Mark Lennihan / AP
Like customers expecting the arrival of a Uber, it looks like the little picture of a car wins over a map on a phone, Uber drivers say they have also predicted (and predicted) the National Labor Inspectorate's decision denied them recognition as employees.
NLRB issued the advisory announcement Tuesday, almost a month after it was originally issued. It is concluded that the Uber drivers are independent contractors and not employees – a classification that does not entitle them to form a union or a partnership.
The message, which comes from NLRB's general consultant, serves as a recommendation for decisions in future cases, but will not affect many existing lawsuits.
The announcement of the decision comes on the heels of a national day of action by Uber and Lyft drivers last week. And some noted, suspiciously close to Uber's disappointing introductory public offerings on Friday.
Although the decision may be disappointing for the driver advocates, several shipping companies across the country say they are not intimidated or dishearted as they continue to pursue policies to regulate driver's employment at state and municipal level.
"NLRB is not a place where we expect to have our rights protected, given the Trump administration's position" at unions, Nicole Moore, a spokeswoman for Rideshare Drivers United in Los Angeles told the NPR, echoing a feeling shared by other regional lawyers.
"Just because we can't be a union doesn't mean we can't act as a union," Moore added.
She noted the NLRB's advisory is narrow in scope; It prevents Uber drivers and, in addition to lifting and other app-based drivers, from unionization, but it does not affect issues around minimum pay or working hours limits, she said. "And that's a good thing."
Driver groups across the country, inspired by winnings in New York and California, have shifted their focus from pursuing federal-level change to state and city level.
In California, state legislature works to codify a 2018 state's supreme court decision to establish an "ABC test" for who qualifies as an independent contractor and an employee.
In New York City, Taxi and the Limousine Commission voted in December to establish a base rate of $ 17.22 per hour, making it the first city in the country to set a minimum wage for app-based drivers. The city has also set a moratorium on new for-hire vehicle licenses.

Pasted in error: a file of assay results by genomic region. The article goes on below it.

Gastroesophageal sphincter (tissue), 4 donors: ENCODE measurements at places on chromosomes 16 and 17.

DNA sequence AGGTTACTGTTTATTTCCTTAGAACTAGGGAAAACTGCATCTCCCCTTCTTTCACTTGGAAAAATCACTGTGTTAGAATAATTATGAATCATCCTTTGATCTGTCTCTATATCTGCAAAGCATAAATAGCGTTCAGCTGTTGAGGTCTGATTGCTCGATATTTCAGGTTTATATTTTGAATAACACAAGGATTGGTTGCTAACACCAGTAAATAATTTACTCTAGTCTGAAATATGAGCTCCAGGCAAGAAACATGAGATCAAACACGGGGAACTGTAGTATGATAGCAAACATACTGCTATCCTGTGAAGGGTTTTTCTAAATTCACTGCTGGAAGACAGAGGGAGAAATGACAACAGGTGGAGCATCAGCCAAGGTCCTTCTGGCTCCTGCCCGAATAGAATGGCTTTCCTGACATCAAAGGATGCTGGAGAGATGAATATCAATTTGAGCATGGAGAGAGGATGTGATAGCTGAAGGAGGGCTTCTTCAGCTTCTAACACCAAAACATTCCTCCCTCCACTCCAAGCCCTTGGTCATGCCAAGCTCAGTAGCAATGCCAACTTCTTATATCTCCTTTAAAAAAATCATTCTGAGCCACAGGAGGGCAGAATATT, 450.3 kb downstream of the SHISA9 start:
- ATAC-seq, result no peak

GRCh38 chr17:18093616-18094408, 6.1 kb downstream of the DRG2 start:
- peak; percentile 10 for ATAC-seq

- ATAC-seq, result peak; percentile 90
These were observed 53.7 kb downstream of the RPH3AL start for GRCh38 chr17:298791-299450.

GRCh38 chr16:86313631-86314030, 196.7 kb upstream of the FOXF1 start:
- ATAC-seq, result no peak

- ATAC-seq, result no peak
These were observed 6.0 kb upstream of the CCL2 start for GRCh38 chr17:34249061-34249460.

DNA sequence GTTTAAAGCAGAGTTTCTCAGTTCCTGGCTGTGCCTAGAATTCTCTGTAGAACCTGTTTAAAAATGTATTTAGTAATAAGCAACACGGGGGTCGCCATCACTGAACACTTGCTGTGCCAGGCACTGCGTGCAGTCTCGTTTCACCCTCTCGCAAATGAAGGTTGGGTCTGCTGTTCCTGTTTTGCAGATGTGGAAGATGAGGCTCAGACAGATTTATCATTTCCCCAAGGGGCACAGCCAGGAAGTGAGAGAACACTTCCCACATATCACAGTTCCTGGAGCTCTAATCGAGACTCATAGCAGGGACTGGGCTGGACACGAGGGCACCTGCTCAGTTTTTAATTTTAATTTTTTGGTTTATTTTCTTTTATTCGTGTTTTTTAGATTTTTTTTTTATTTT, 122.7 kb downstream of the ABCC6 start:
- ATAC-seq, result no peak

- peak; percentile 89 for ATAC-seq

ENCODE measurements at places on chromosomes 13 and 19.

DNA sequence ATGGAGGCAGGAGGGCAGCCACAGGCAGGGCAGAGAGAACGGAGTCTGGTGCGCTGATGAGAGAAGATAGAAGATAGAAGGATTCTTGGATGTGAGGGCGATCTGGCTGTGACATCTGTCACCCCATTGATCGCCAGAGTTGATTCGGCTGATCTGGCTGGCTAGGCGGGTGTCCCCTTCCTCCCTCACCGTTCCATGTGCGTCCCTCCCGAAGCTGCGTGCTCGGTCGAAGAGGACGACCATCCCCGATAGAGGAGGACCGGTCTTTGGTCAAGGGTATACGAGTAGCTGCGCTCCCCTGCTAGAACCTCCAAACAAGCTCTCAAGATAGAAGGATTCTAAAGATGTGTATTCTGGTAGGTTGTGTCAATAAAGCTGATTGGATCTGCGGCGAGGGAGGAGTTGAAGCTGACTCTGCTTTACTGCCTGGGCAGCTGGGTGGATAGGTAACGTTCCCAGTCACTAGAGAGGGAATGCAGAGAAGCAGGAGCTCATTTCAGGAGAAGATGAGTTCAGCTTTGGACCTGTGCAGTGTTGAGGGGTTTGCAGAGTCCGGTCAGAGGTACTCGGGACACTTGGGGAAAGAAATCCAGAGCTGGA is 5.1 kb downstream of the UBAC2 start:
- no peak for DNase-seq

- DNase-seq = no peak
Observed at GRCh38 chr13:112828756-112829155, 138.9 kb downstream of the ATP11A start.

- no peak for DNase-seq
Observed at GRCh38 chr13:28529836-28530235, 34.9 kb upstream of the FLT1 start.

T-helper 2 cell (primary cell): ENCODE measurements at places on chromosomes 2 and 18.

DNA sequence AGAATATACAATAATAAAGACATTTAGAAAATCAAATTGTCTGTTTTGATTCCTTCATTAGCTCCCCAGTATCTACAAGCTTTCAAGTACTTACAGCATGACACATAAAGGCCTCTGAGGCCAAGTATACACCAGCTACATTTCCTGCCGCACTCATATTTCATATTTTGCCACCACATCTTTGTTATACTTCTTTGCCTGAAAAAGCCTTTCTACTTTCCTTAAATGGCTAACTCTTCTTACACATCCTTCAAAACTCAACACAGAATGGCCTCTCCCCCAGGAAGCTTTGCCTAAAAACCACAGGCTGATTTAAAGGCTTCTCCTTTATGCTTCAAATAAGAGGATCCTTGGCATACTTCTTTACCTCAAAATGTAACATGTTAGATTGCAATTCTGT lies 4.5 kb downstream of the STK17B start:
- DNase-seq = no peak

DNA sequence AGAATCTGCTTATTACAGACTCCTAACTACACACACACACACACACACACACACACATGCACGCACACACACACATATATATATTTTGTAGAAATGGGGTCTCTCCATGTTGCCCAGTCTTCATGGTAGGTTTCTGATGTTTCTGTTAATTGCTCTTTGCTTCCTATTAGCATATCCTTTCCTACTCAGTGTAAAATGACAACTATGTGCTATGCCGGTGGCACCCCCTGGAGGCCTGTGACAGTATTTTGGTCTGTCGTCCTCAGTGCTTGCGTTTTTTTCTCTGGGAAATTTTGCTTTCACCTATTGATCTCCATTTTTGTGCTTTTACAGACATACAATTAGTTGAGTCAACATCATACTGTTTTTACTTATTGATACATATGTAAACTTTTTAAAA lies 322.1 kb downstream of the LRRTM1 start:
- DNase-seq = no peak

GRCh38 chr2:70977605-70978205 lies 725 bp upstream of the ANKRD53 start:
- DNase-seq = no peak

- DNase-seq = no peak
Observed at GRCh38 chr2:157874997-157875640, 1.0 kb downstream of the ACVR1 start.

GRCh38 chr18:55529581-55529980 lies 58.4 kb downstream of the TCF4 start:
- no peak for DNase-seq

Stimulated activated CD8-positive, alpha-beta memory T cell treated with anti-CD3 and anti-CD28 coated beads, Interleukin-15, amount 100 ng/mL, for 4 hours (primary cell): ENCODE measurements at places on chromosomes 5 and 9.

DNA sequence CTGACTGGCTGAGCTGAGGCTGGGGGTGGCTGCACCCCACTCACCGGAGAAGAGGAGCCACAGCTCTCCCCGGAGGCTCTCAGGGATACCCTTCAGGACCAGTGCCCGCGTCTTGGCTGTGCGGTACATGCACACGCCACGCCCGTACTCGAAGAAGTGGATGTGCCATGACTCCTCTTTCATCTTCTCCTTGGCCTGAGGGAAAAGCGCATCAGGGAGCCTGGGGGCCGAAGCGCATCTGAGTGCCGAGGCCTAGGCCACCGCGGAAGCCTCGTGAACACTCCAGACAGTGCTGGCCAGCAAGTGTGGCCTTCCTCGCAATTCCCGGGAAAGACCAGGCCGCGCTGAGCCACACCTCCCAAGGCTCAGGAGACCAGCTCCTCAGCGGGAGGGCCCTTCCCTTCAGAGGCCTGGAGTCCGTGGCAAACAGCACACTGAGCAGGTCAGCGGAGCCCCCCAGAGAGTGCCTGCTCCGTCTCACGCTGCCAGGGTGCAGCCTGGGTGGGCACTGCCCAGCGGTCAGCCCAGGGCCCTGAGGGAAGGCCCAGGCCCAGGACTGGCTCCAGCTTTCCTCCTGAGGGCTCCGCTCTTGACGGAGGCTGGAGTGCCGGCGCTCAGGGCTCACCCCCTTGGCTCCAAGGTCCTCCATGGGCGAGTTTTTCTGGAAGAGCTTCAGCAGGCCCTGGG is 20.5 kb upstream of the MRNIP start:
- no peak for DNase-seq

Guardians in Chicago use New York as a model.
"We look at what New York City is doing and we focus our attention on the City Hall," Eli Martin, a driver and co-founder of Chicago Rideshare Advocates, told NPR.
Martin claims that most Chicago drivers do not want to be converted to health insurance employees. "The road ahead does not start a traditional union to negotiate with the company," he said.
Instead, he said that most of the group's requirements can be addressed by locally elected officials. "We are trying to get hold of the number of drivers, a form of wage increase" and city monitoring of Uber and Lyts deactivation.
With more than 67,000 active Uber and Lyft drivers across the city, Martin expects the organization to exert significant pressure on the new mayor and sitting age.
Angela Vogel, a driver and member of the Philadelphia Drivers Union, noted NLRB is just one of many agencies that can determine employee status. For example, the IRS has its own guidelines for deciding who is and is not an independent contractor. And government agencies often determine benefits such as eligibility, including employee compensation and unemployment.
"So what I tell people is just because the NLRB says we are not employees does not mean that state regulators will not have a different classification, and that is what we must continue to fight for," Vogel said.